Lafarge, which operates a large cement factory in Ravena, will be allowed to delay the construction of new pollution control systems in exchange for agreeing to cut emissions even more than it had previously promised.
More than two years ago, Lafarge reached a legal settlement with both state and federal officials to dramatically reduce emissions of nitrogen oxide and sulfur dioxide at its plants in Ravena and elsewhere in the state.
As part of a December 2010 settlement, Lafarge said it would replace two kilns at the Ravena plant with a new state-of-the-art kiln by the end of 2015 that would have advanced pollution controls.
Under the agreement announced Tuesday, Lafarge would get another 18 months to build the new kiln. It will also agree to lower its mercury emissions another 25 percent and possibly lower SO2 and NOx emissions when the new kiln becomes operational.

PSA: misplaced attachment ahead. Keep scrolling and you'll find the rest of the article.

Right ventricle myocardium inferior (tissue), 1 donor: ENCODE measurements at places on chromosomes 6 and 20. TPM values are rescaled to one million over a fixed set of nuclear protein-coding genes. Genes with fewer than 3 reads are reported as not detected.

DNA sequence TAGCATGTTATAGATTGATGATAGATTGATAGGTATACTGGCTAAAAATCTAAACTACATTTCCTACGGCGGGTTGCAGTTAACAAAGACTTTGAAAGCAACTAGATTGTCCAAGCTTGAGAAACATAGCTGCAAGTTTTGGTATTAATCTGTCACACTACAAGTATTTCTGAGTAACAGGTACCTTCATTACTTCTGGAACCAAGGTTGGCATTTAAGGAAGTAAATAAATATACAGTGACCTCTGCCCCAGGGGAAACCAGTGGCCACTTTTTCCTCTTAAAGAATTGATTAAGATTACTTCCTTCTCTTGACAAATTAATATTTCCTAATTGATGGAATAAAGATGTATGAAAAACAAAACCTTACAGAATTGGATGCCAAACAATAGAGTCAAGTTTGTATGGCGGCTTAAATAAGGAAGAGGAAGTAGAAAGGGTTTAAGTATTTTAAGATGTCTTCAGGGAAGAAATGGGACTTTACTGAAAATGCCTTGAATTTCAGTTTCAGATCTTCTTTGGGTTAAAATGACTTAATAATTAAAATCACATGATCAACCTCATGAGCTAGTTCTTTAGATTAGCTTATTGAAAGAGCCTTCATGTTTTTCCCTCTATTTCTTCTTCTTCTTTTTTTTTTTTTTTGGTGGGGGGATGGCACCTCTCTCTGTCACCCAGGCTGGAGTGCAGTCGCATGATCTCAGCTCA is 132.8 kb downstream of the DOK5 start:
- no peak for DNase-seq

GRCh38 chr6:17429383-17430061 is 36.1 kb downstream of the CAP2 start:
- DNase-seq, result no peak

Another major part of the agreement is that Lafarge has agreed to set up a $2 million fund to train workers if it decides to close the plant and not build the new kiln.
Pollution at the Ravena factory, which sits across from the local high school, has been the subject of concern from many local residents, including those on the other side of the Hudson River in Rensselaer County.
Lafarge officials say that the new agreement will help save jobs at the facility, which employs 115 people.
"Lafarge U.S. remains committed to transforming the Ravena plant into an efficient, competitive, state-of-the-art facility with the advanced efficiency features that will enable the plant to compete successfully and meet the economy's need for high quality cement," said Mike Kralik, the Ravena plant manager.
Under the 2010 agreement, Lafarge agreed to pay a penalty of more than $5 million to federal and state agencies while spending $170 million to upgrade facilities at 13 plants across the country.
The new agreement requires an additional $1.5 million in spending by Lafarge in Ravena to reduce emissions at the plant.